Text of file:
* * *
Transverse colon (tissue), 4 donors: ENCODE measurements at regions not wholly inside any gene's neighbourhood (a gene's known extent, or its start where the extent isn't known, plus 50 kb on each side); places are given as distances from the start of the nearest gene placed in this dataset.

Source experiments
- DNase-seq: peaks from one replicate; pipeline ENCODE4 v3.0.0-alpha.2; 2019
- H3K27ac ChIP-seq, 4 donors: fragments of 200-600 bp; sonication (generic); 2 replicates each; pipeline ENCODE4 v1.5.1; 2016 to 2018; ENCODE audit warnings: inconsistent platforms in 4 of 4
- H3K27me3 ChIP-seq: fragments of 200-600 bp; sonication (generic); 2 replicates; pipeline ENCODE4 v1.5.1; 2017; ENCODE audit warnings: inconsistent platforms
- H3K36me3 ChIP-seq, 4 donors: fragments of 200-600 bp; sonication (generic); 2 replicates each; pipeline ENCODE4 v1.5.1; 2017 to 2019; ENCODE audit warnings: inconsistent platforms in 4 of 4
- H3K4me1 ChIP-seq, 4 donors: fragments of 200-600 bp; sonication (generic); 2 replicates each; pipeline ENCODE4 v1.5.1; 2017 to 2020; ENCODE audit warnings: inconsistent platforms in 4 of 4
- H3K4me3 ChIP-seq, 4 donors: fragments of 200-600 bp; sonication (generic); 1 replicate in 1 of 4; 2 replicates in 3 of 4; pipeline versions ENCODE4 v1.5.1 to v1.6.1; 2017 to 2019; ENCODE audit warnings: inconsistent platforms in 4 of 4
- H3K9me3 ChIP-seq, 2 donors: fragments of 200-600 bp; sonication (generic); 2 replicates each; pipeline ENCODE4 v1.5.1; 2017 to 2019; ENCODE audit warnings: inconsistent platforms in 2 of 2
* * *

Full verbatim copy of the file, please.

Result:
Transverse colon (tissue), 4 donors: ENCODE measurements at regions not wholly inside any gene's neighbourhood (a gene's known extent, or its start where the extent isn't known, plus 50 kb on each side); places are given as distances from the start of the nearest gene placed in this dataset.

Source experiments
- DNase-seq: peaks from one replicate; pipeline ENCODE4 v3.0.0-alpha.2; 2019
- H3K27ac ChIP-seq, 4 donors: fragments of 200-600 bp; sonication (generic); 2 replicates each; pipeline ENCODE4 v1.5.1; 2016 to 2018; ENCODE audit warnings: inconsistent platforms in 4 of 4
- H3K27me3 ChIP-seq: fragments of 200-600 bp; sonication (generic); 2 replicates; pipeline ENCODE4 v1.5.1; 2017; ENCODE audit warnings: inconsistent platforms
- H3K36me3 ChIP-seq, 4 donors: fragments of 200-600 bp; sonication (generic); 2 replicates each; pipeline ENCODE4 v1.5.1; 2017 to 2019; ENCODE audit warnings: inconsistent platforms in 4 of 4
- H3K4me1 ChIP-seq, 4 donors: fragments of 200-600 bp; sonication (generic); 2 replicates each; pipeline ENCODE4 v1.5.1; 2017 to 2020; ENCODE audit warnings: inconsistent platforms in 4 of 4
- H3K4me3 ChIP-seq, 4 donors: fragments of 200-600 bp; sonication (generic); 1 replicate in 1 of 4; 2 replicates in 3 of 4; pipeline versions ENCODE4 v1.5.1 to v1.6.1; 2017 to 2019; ENCODE audit warnings: inconsistent platforms in 4 of 4
- H3K9me3 ChIP-seq, 2 donors: fragments of 200-600 bp; sonication (generic); 2 replicates each; pipeline ENCODE4 v1.5.1; 2017 to 2019; ENCODE audit warnings: inconsistent platforms in 2 of 2